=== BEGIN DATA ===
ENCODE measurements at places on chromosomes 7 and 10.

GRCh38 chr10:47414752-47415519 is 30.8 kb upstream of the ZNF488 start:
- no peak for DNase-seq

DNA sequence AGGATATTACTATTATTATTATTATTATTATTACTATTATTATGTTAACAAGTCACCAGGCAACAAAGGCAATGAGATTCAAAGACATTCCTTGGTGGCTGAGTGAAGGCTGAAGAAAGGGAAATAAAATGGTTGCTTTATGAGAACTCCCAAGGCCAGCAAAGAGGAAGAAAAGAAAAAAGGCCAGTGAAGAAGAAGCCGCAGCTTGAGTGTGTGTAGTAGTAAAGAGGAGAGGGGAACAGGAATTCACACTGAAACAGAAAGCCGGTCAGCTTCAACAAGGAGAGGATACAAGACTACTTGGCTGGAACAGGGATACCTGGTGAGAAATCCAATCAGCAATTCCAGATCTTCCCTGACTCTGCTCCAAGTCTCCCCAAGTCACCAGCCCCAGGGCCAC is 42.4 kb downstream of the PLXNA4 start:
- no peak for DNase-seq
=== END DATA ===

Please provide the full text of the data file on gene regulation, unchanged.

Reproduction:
ENCODE measurements at places on chromosomes 7 and 10.

GRCh38 chr10:47414752-47415519 is 30.8 kb upstream of the ZNF488 start:
- no peak for DNase-seq

DNA sequence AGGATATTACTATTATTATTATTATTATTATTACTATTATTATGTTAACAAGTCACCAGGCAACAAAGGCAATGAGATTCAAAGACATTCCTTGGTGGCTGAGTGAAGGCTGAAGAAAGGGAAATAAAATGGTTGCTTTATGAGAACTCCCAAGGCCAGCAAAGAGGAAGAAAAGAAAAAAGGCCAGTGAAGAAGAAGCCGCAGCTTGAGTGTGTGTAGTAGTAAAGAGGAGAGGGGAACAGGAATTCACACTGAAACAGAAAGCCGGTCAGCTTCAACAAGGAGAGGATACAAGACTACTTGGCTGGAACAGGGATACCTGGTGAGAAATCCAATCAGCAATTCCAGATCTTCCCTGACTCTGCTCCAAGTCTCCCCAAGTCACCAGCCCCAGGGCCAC is 42.4 kb downstream of the PLXNA4 start:
- no peak for DNase-seq